Napa chefs and restaurateurs had a banner year in 2015, opening venues that included second or third locations for several of them. The predominant themes were rustic Italian and comforting pub grub. As downtown Napa continues to rebuild and reinvent itself, more restaurants and hotels are on their way, popping up like mushrooms in January.
Here are some of the biggest openings of 2015.
Ca’Momi Osteria: Calling itself “Obsessively Italian,” this Napa newcomer actually backs it up with a menu focused on authentic regional specialties and traditions. Travel north to south, east to west through the foodways of Italy with dishes like grilled rock octopus with lemon vinaigrette inspired by Venice’s seafood bounty ($16); imported burrata from Puglia (the boot heel of Italy) a with roasted vegetables and olive oil ($14); or a hearty oxtail stew with tomato, rigatoni, soffritto, pinenuts and raisins ($28) from the pastoral Lazio region surrounding Rome.
The only spaghetti on the menu is “alla bottarga,” a briny, slightly funky dish that gets a shaving of cured fish roe, a Sardinian specialty that’s well-worth a try if you’re a seafood fan ($20).
Pizza is the heart of the Osteria, however. Not just pizza, but certified-authentic pizza Napoletana that’s cooked for exactly 90 seconds in a 900-degree wood-burning oven. Exactly. Don’t ask for Parmesan cheese or red pepper flakes or pepperoni on your pizza, because that’s not how things are done here, and they’ll be glad to tell you.
Instead, experience pizza as it is meant to be, with simple toppings of San Marzano tomatoes, garlic and oregano ($16), or more luxurious toppings of porcini mushrooms with white truffle cream and basil ($22). They come uncut, ready to slice and dice any way you please. In true Italian style, sharing here is not only acceptable, but expected, so mangia with gusto, and toast to the good life with friends and family.
Open daily for lunch and dinner, 1141 First St., Napa, camomi.com.
Heritage Eats: Slow fast-food is having its moment. Convenient, walk-up meals with sustainable principles and local connections are what Napa’s Heritage Eats is all about.
Think Jamaican jerk chicken on steamed bao buns with Asian pickles and habanero sauce, or an Indian tikka masala with grilled veggies stuffed into a flour tortilla (both $9.95).
Co-founders Ben Koenig and Jason Kupper (both former The Thomas Restaurant alums), insist on using only heritage breed meats and maintaining the relationships with local farmers forged earlier in their fine-dining careers.
We think they’ve captured the idea of how we’re eating now, but also how we’ll be eating in the future — with international flavors, conscious sourcing, and a menu that allows for plenty of personalization. Open daily for lunch and dinner. 3824 Bel Aire Plaza, Napa, heritageeats.com.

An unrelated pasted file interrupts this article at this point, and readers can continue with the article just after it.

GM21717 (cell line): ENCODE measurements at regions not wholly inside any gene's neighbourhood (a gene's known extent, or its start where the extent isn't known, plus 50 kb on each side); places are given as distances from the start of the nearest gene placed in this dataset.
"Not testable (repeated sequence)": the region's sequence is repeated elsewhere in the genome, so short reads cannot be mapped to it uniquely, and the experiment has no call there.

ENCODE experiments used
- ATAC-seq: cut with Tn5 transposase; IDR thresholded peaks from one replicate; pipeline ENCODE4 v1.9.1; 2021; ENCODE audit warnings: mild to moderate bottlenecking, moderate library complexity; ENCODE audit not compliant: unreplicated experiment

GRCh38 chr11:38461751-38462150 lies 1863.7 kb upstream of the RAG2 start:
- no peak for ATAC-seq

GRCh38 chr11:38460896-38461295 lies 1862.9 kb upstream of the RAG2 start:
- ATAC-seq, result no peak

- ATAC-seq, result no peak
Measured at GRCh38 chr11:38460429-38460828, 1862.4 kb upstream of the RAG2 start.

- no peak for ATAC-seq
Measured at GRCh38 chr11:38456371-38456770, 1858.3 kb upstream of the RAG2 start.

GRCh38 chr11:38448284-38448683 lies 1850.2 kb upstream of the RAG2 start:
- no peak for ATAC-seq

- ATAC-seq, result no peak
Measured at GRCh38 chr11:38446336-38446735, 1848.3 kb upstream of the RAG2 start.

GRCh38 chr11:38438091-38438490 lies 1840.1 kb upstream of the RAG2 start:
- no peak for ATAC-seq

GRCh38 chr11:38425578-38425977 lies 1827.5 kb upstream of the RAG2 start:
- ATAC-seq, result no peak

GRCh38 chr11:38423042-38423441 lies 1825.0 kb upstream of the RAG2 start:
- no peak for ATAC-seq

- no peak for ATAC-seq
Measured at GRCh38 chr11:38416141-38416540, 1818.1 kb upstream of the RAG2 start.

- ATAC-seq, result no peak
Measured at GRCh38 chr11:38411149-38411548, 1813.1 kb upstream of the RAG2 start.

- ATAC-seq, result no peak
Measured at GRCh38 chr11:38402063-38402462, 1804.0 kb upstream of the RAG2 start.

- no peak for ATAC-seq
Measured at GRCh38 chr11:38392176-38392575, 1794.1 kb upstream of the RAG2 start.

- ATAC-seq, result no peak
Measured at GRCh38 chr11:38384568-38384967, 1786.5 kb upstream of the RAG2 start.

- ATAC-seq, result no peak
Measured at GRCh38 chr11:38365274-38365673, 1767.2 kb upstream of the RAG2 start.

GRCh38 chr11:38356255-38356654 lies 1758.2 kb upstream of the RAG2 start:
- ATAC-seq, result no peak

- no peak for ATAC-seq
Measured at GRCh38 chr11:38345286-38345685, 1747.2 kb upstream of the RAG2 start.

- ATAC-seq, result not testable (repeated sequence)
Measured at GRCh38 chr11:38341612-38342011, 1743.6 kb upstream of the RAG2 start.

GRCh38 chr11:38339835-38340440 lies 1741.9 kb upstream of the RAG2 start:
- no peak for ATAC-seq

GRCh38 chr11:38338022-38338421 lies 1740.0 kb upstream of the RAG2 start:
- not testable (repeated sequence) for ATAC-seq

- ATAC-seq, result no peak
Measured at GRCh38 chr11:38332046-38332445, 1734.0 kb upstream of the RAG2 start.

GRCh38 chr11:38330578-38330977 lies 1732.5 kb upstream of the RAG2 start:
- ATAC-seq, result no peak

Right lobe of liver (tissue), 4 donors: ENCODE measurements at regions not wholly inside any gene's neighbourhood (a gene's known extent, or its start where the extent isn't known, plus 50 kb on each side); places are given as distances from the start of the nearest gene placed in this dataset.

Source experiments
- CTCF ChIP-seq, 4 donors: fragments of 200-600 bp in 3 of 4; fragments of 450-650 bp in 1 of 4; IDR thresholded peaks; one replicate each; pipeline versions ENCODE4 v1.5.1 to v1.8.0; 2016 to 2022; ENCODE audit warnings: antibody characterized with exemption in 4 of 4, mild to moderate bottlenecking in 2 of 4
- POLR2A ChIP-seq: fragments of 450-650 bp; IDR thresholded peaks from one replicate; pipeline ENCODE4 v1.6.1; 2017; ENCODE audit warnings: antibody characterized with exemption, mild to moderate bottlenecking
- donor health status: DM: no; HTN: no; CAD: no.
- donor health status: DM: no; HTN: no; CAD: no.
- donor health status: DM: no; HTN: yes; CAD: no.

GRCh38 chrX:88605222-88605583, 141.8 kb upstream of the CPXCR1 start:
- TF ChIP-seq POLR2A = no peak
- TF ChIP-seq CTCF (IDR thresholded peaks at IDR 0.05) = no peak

Atlas Social: The third Napa restaurant for co-owners Michael Gyetvan and Christina Rivera (Norman Rose Tavern, Azzurro Pizzeria), this is a vibrant gastro-hub for mixing, mingling and plate-sharing, and when we say social, we mean you’re destined to run into at least four people you know on the way to your communal table, where you’ll meet six more people you don’t. The idea behind it is small plates/big flavors that are meant to be shared.
If you can’t find something from the globally-inspired menu, it’s on you : Tempura veggies, twice fried Brussels sprouts and tuna crudo are available, along with rabbit pot pie, masala spiced chicken skewers, pork belly tacos and chicken-fried quail.
Dishes range from $5 to $10, making this a popular after-work meet-up spot. Lunch and dinner daily, 1124 First St., Napa, atlassocialnapa.com.
Napa Palisades Saloon: This downtown spot is for beer fans, with more than 20 regional beers on tap and Napa-style pub grub that ranges from shrimp and grits with smoked chili butter to lamb burgers, Shrimp Louie salad, pot roast and pimento cheese fondue. For the local beerati, it should come as no surprise that Santa Rosa’s Kevin Sprenger (Sprenger’s Tap Room) is a co-owner of the saloon and brewery project. Napa Palisades recently released its first beer, 24/7 Session IPA. Open daily, 1000 Main St., Suite 100, Napa, napapalisades.com.
Ninebark: Foodies are abuzz over the reincarnation of The Thomas, and more specifically Chef Matthew Lightner. The two-star Michelin chef calls the menu California-inspired and market-driven, but he has a firm grasp on the latest culinary trends, like charcoal grilling, smoked everything, pickling, new takes on old favorites (black garlic ranch dressing, salt cod beignets) and global inspirations like poke with kombu and brown butter dashi. A more casual bar menu includes many of the dishes and sides, and the recently-added brunch menu may be one of the most tempting we’ve seen. Stellar cocktails to boot. Closed Monday, dinner Tuesday through Sunday, brunch Saturday and Sunday from 11 a.m. to 2:30 p.m. 813 Main St., Napa, ninebark-napa.com.
Coming Soon: One of the most anticipated openings of 2016 is former Oenotri chef Curtis Di Fede’s izakaya restaurant, Miminashi. The Japanese pub-style restaurant will feature grilled yakitori, Japanese pancakes, raw and smoked local fish, rice bowls, porridges (a hot trend for 2016) and plenty of beverage choices from Napa and Japan. 821 Coombs St., Napa, miminashi.com.